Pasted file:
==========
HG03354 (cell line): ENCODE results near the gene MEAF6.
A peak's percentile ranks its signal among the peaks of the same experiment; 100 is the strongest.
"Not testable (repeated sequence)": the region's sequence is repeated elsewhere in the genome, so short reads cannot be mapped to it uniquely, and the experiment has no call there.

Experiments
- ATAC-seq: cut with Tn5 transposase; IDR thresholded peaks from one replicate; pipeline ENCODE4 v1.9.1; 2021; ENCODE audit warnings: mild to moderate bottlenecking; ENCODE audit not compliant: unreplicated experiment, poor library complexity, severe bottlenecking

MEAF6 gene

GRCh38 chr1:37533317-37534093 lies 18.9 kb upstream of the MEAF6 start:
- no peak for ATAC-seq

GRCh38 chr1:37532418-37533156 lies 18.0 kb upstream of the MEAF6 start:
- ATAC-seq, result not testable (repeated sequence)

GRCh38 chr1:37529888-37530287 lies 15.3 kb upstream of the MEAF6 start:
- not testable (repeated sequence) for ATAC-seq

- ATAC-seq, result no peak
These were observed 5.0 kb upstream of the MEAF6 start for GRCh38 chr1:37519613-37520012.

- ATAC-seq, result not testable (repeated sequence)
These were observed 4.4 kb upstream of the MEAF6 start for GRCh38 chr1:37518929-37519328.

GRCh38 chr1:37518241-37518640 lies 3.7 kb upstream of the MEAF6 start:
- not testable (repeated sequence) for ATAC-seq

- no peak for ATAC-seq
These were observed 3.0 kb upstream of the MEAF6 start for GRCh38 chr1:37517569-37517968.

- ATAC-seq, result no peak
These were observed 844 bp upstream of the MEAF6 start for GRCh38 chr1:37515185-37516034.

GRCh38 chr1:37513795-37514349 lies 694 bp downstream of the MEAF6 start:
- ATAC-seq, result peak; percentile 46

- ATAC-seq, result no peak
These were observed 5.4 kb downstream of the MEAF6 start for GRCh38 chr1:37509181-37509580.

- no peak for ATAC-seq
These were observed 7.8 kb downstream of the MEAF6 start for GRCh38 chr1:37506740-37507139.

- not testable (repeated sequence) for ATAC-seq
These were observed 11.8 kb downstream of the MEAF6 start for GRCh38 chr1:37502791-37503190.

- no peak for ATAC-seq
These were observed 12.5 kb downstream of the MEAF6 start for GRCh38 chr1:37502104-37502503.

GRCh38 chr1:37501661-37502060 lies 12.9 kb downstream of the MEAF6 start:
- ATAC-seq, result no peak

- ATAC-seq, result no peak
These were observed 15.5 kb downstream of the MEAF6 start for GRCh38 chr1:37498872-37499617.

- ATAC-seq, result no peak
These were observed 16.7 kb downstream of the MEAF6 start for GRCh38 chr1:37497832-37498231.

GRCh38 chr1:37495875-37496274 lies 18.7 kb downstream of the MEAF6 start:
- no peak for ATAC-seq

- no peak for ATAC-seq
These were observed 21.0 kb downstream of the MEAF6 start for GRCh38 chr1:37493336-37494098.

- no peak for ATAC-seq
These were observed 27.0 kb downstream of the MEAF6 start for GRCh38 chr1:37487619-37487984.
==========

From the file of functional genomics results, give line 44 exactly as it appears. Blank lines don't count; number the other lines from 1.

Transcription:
These were observed 27.0 kb downstream of the MEAF6 start for GRCh38 chr1:37487619-37487984.